natural rafts at a speed that was surprising.  I could see the same plant
growing along the immediate bank, sporting large purple blossoms, and
realized that the river was indiscriminately tearing and carrying it away
all along its vast upstream stretches.  From here the river snaked its way
down to Ho Chi Minh City, and eventually to the sea near Ba Ria Vung Tau.
It was truly a major artery of sustenance for much of southern Vietnam.  It
held me spellbound for quite some time.


Most of the butterflies eventually made their way to the riverbank, and I
found a nice riverside path to traverse that gave me the best opportunities
for capturing them.  I saw two of the most incredible butterflies I've ever
seen along those banks - the spectacular Troides helena (Common Birdwing), a
huge member of Papilionidae with a 6" wingspan and a stunning neon yellow
hindwing; and Papilio memnon (The Great Mormon), a gargantuan swallowtail
with a wingspan over 6".  Other spectacular butterflies of this area
included Junonia atlides (Grey Pansy), Parthenos sylvia (The Clipper), and
Elymnias hypermnestra (Common Palmfly).  There were also a number of
Lycaenids, including Castalius rosimon (Common Pierrot) and Anthene
lycaenina (Ciliate Blue).  I saw no Hesperiidae here, or any other place in


While butterflying on the banks of the Saigon River, I spotted a man who had
walked into the area and stopped underneath a large Mango tree.  He hadn't
noticed me, and after awhile I decided that it would be best for me to walk
over and make my presence known.  I decided to make a small offering of Dong
(the Vietnamese currency) for the liberty to remain in this wonderfully
tranquil place.  I must have been a site for the man, who was busy preparing
a place under the tree under which he apparently planned on staying for
several nights.  The man knew little English, probably about 20 words or
less, but it was just enough for the two of us to communicate.  I explained
that I was catching butterflies (which I depicted using my own fabricated
International Hand Sign for butterfly), that I meant no harm, and that I
wanted to continue to remain in the area if it was alright with him.  He
greeted me with a smile, a handshake, told me that the name for butterflies
was "Pum pum", and pointed to the areas that I should focus on (I'm truly
amazed at the wonderful names the world peoples have coined for leps).  He
stared at me at length, and finally asked me where I was from.  He was not
surprised to find out that I was an American, but continued to smile and
stare at me in wonder.  Finally, I nodded, smiled, shook again his hand, and
headed back to the riverbank.  


After awhile my new friend made his way over to me, carrying with him a
bunch of bananas.  He offered me the bunch, along with a cigarette, and
asked me a few more three-word questions regarding whether I had ever been
to Vietnam before.  He left again, only to return minutes later with another
batch of fresh tropical fruits.  He showed me how to eat them (I had never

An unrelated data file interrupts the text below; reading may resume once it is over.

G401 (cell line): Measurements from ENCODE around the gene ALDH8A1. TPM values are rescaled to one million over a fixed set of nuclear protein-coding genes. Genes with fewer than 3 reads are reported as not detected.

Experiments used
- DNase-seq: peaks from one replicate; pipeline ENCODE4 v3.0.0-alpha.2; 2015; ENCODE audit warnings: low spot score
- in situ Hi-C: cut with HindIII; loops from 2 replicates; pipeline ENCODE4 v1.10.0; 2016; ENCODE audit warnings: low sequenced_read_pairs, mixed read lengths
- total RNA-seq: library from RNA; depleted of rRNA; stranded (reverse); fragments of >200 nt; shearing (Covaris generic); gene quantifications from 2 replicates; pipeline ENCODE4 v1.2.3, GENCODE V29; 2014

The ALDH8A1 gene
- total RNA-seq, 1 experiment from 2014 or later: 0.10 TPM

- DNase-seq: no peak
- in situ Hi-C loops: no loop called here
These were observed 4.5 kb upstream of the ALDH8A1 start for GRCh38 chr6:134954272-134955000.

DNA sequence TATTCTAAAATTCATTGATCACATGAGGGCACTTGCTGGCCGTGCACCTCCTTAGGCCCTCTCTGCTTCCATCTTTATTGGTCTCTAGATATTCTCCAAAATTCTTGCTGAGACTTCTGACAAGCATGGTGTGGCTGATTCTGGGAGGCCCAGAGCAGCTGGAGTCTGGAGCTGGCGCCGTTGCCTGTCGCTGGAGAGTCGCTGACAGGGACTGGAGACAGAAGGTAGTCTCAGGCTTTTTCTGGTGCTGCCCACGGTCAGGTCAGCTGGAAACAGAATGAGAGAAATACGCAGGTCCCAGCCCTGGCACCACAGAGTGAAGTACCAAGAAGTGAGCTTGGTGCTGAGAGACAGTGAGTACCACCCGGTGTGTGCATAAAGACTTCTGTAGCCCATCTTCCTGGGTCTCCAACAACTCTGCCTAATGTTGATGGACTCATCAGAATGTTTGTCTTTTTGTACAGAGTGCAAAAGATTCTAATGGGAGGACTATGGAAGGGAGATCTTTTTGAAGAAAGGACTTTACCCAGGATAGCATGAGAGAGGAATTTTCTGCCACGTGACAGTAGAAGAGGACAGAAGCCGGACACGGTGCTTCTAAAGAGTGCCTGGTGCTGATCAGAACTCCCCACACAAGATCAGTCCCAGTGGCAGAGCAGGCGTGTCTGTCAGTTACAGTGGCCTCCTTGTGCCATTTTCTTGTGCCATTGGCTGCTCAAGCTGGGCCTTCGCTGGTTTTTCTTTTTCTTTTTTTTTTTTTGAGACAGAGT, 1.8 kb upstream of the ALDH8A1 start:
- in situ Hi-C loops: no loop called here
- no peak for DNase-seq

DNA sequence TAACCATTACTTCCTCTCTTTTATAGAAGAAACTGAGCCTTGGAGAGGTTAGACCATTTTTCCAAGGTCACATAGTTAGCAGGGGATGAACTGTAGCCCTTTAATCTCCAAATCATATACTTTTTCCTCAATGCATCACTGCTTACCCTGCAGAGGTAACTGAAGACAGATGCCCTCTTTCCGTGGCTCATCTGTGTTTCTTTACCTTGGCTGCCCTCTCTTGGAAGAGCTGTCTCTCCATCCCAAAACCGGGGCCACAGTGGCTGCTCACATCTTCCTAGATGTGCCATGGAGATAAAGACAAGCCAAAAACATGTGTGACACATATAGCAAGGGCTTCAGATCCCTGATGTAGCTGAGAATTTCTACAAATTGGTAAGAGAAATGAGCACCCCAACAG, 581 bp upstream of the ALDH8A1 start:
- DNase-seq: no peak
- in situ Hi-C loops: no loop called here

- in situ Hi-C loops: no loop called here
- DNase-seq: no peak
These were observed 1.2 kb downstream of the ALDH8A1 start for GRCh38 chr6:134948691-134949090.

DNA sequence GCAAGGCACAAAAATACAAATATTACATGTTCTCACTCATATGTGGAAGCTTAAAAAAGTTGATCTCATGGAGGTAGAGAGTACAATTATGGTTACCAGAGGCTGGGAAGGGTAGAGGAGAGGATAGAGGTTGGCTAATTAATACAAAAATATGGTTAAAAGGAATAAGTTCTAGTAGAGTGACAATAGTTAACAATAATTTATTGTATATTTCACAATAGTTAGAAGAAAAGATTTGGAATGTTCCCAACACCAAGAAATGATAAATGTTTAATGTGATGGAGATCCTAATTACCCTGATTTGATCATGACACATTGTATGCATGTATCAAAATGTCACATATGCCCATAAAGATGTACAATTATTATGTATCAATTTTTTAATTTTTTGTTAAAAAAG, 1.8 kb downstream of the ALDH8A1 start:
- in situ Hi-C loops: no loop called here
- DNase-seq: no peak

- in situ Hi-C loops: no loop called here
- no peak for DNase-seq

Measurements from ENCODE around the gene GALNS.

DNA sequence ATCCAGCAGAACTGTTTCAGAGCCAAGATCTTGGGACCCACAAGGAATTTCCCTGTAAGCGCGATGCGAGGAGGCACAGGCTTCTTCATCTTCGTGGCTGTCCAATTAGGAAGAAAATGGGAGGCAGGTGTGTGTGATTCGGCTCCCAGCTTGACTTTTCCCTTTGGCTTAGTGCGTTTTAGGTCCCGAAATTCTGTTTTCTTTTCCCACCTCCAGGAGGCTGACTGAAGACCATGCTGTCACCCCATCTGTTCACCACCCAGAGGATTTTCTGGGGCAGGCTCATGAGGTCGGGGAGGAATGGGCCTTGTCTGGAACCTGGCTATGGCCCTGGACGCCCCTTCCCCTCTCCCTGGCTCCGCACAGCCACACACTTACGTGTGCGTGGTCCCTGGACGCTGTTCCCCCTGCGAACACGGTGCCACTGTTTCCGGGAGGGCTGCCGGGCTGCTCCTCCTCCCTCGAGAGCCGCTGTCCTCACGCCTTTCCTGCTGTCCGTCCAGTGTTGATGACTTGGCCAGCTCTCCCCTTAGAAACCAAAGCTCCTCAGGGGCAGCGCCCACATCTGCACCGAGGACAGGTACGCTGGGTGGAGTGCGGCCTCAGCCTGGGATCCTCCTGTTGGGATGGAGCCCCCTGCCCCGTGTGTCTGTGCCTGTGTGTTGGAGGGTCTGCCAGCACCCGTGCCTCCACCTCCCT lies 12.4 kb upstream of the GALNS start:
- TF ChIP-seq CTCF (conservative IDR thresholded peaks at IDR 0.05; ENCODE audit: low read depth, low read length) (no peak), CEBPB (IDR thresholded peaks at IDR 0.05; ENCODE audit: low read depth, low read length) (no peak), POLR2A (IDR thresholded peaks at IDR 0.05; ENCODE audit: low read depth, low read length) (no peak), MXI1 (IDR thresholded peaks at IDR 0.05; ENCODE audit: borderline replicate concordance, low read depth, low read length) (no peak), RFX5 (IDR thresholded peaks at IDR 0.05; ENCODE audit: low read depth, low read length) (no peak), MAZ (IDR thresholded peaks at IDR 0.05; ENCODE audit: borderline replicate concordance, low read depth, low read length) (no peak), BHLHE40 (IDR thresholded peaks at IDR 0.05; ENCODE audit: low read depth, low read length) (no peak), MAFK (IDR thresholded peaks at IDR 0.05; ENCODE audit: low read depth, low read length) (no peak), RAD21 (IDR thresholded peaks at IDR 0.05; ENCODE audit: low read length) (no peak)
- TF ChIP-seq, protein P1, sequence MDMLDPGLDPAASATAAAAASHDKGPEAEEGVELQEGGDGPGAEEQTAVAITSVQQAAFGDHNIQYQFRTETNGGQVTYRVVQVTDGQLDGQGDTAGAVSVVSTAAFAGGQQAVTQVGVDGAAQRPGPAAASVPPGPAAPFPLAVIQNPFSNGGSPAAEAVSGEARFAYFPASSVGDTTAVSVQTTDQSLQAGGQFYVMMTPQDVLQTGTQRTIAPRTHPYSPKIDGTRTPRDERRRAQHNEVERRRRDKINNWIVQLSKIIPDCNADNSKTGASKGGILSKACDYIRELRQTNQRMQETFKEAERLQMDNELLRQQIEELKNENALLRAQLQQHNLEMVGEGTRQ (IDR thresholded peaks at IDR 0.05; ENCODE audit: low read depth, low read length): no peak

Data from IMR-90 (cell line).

seen them before), and proceeded to explain with much sign language that he
was VC - Viet Cong - and that he had been in the war and had fired many
weapons.  The implication was obvious.  I asked him his age, which was 53,
and when I shared my own he laughed and cradled his arms, indicating that I
was just a babe.  He busied himself again while I chased more butterflies,
but eventually called me over to his tree, where he graciously offered me
his hammock.  I must have looked hot and tired (which I was), but I
graciously declined, explaining that I had Pum pum to chase.  He laughed and
watched as I wandered off once more.  As the sun continued to beat down on
me, my VC friend came once again to my rescue.  This time he had climbed a
palm tree, bringing down a large green coconut.  He beckoned me back to his
tree once more where he obtained a large machete, and with graceful motion,
managed to slice off the top of the coconut - producing a coin-sized hole
through which the interior was now exposed.  He offered the coconut to me,
which I lifted to my mouth, receiving a mouthful of the cool, sweet nectar.
Vietnamese coconuts are FULL of liquid - a quart, easily.  We proceeded to
share the delicious coconut milk, which I found to be powerfully quenching
and satisfying, but soon it was time for me to head back to my wife and the
rest of the medical team.  My friend and I exchanged information and parted
with an embrace - which was unusual, as few of the friends we had made in
Vietnam were comfortable with this very American custom.  I wandered back
into the jungle, numbed by this latest experience.


That evening, back in Ho Chi Minh City, the team stayed up past midnight to
enjoy the festivities of the Vietnamese New Year.  Such a fireworks display
I have never seen.  The streets were packed for miles with people -
essentially the entire population shows up - and it was difficult to walk.
The skies lit up at 12:00 sharp, and the impeccably behaved crowd oooh'd and
ahhh'd.  I was truly sad to be leaving the next morning, having had far more
adventure than I bargained for - having been truly blessed by the entire
experience.  The butterfly interaction was to die for, the human interaction
to live for.  God willing, I will find a way to return.


Mark Walker. 


(more photos at
<>  )


Some Links:
<>  Troides helena
<>  Papilio helenus

 <> Papilio nephelus

 <> Papilio memnon
<>  Graphium sarpedon

 <> Pachliopta aristolochiae
<>  Danaus genutia
<>  Danaus melanippus
<>  Tirumala septentrionis
<>  Parantica agleoides
<>  Euploea algea
<>  Euploea harrisii